Vertebrate land animals in the country are fairly well known. However, there is a manifest lack of more profound studies of invertebrates or land/aquatic microorganisms such as hydrozoa, spongiaria, polychets, nematodes and more.
2.8.1 Land mammals
According to the data published by the National Environmental Plan for Sustainable Development (PNAAD), among land mammals we may count: Monkeys (Cercophitecus mona), wild pigs (Sus domesticus), six species of bats, Myonycteris branchycephala, Hippodsiderus commersoni, Miniopterus minor and Rousettus aegyptiacus, along with mainland species like Eidolon helvun and Hipposideros ruber. Besides bats, there are two kinds of shrews, namely Crocidura thomensis and Crocidura poensis, as well as mice, Rattus rattus and Rattus norvegicus1.
This table lists the land mammal species enjoying protection status in S. Tomé and Príncipe.
Sylvan avian fauna (see table 9 below) is comprised of 63 species, of which 25 are endemic, including species typical of rainforests, namely, Lanius newtoni, Bostrychia bocagei, Amaurocichla bocagii and Neospiza concolor. Other prominent species are Columba malherbii, Columba thomensis, Treron australis virescens, Streptopelia senegalensis, Aplopelia larvata simplex or principalis.
Along coastal areas, the fauna is made up mostly of birds inhabiting small islets and coastal areas away from human settlements. Main species nesting in colonies are Phaeton lepturus (Coconzucu), Sula leucogaster, Sula dactylatra, Anous stólidus, Anous minutus, Sterna fuscata, Sterna anaethetus and Oceanodroma castro (band-rumped storm-petrel). In the savannas of northern S. Tomé, there is a distinct group of birds comprised of quails (Coturnix delegorguei) and the African crake (Crecopsis egregia).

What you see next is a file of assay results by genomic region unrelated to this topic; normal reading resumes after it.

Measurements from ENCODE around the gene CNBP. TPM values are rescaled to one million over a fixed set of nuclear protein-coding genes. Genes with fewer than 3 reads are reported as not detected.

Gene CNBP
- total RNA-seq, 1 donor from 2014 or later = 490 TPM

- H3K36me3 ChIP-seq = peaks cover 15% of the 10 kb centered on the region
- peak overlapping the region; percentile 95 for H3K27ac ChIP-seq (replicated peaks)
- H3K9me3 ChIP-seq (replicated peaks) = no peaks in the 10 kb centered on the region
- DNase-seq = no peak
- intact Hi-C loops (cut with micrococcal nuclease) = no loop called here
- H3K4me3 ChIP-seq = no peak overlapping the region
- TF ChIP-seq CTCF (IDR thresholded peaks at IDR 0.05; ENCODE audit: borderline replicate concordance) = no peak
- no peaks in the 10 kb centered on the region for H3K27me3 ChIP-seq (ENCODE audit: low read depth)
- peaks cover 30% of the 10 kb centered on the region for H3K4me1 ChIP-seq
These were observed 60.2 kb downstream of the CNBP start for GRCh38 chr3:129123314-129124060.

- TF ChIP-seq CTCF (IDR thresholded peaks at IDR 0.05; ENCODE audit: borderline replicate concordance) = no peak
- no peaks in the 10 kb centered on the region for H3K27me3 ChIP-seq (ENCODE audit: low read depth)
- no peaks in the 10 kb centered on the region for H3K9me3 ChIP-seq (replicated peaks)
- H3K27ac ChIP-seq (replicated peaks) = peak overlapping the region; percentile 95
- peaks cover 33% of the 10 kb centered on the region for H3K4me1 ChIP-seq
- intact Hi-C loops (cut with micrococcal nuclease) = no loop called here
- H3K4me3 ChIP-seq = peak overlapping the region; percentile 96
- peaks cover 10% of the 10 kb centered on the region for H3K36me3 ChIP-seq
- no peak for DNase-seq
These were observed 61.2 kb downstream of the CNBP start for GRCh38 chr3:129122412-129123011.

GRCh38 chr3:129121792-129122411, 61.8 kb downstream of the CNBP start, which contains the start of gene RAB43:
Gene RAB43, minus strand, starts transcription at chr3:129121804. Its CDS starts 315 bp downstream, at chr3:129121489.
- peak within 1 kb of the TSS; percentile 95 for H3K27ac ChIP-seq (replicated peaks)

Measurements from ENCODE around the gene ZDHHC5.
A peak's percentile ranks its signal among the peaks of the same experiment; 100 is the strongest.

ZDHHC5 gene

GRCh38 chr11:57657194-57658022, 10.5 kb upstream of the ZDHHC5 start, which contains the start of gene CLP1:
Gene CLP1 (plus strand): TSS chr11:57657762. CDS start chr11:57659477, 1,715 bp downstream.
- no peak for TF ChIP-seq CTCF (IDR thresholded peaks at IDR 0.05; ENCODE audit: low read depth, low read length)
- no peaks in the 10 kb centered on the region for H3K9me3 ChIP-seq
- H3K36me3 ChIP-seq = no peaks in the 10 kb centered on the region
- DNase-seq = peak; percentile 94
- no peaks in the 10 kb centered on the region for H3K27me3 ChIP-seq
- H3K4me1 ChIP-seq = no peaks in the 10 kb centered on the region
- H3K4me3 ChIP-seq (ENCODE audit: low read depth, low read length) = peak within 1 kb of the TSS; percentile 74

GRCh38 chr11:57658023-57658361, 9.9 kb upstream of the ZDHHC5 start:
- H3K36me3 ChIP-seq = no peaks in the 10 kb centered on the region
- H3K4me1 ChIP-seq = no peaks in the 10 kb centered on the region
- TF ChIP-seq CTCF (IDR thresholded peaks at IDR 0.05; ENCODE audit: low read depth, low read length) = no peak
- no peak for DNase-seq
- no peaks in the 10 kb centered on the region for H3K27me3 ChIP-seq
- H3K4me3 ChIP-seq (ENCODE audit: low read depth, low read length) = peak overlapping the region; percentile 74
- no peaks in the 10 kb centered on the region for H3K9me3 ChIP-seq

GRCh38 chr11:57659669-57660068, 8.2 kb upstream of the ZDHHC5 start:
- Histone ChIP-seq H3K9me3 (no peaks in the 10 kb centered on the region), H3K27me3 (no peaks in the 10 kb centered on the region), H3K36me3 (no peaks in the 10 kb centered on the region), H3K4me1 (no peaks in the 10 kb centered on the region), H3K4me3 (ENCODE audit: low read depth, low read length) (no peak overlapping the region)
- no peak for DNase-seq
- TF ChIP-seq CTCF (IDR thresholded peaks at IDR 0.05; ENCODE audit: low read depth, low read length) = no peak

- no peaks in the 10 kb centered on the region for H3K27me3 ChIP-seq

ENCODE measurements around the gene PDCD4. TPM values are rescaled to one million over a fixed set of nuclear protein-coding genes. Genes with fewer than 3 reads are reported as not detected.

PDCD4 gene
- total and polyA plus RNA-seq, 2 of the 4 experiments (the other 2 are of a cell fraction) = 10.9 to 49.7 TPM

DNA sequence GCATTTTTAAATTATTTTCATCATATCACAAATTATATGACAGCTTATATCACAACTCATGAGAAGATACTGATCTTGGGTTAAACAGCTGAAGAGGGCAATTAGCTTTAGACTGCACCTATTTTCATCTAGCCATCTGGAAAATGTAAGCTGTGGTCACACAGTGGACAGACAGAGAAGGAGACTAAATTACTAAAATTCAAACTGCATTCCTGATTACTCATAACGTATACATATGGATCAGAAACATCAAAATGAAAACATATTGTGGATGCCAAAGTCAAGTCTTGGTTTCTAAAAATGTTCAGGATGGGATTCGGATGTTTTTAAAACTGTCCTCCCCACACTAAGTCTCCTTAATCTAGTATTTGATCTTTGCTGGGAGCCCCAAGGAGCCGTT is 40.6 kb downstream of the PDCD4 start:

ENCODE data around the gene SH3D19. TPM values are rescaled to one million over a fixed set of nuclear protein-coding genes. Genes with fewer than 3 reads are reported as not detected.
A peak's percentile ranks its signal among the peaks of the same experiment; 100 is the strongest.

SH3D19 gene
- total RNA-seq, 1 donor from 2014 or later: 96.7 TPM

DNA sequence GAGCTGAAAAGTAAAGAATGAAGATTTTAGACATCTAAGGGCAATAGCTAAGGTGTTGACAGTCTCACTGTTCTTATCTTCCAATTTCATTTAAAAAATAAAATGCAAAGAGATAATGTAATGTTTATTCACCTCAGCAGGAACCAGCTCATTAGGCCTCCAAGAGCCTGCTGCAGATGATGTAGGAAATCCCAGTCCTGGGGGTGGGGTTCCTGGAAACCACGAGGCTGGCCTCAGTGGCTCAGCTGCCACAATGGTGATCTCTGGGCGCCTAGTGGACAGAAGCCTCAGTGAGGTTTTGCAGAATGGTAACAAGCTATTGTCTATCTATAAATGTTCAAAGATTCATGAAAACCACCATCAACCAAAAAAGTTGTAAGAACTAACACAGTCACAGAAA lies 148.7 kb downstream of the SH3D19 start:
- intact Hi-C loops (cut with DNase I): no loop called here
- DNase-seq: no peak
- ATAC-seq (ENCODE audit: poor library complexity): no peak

Table 9 shows the avian species protected in the archipelago. They are distributed throughout 13 different families. The order Passeriformes includes the largest number of species.
2.8.3 Batrachians or amphybians
Santomean batrachian fauna is constituted by 3 families, 5 genera, and 7 species. 6 have been reported in São Tomé, 2 in Príncipe and 2 on the Ilhéu das Rolas. Distribution is as follows. A species common to all three islands, Rhynobatrachus dispar,one species in São Tomé and the Ilhéu das Rolas, Schistometopum thomense, 4 endemic to São Tomé, Schistometopum ephele, Nesionixalus molleri, Nesionixalus thomensis and Rhynobatrachus dispar and one on Príncipe island, Leptopelis palmatus.
On São Tomé there are the following endemic species: Moller’s gulf frog, Nesionixalus molleri and the Nesionixalus thomensis, the São Tomé tree frog; the Ptychadena newtoni frog and the caecilians, Schistometopum thomense and Schistometopum ephele.
On Príncipe island there are the two frogs, Leptopelis palmatus and Phrynobatrachus dispar.
There are also apods like the bôbô snake which, although not strictly tied to aquatic environments, can be found in humid environments, building galleries after the manner of worms.
2.8.4 Land reptiles
In terms of phylogenetics, reptiles descend from amphibians. They conquered the subaerial environment after they solved reproduction problems in the Paleozoic. Their presence in the country’s fauna is of great ecological worth. This class of vertebrates is represented by 16 species on the islands of São Tomé and Príncipe.2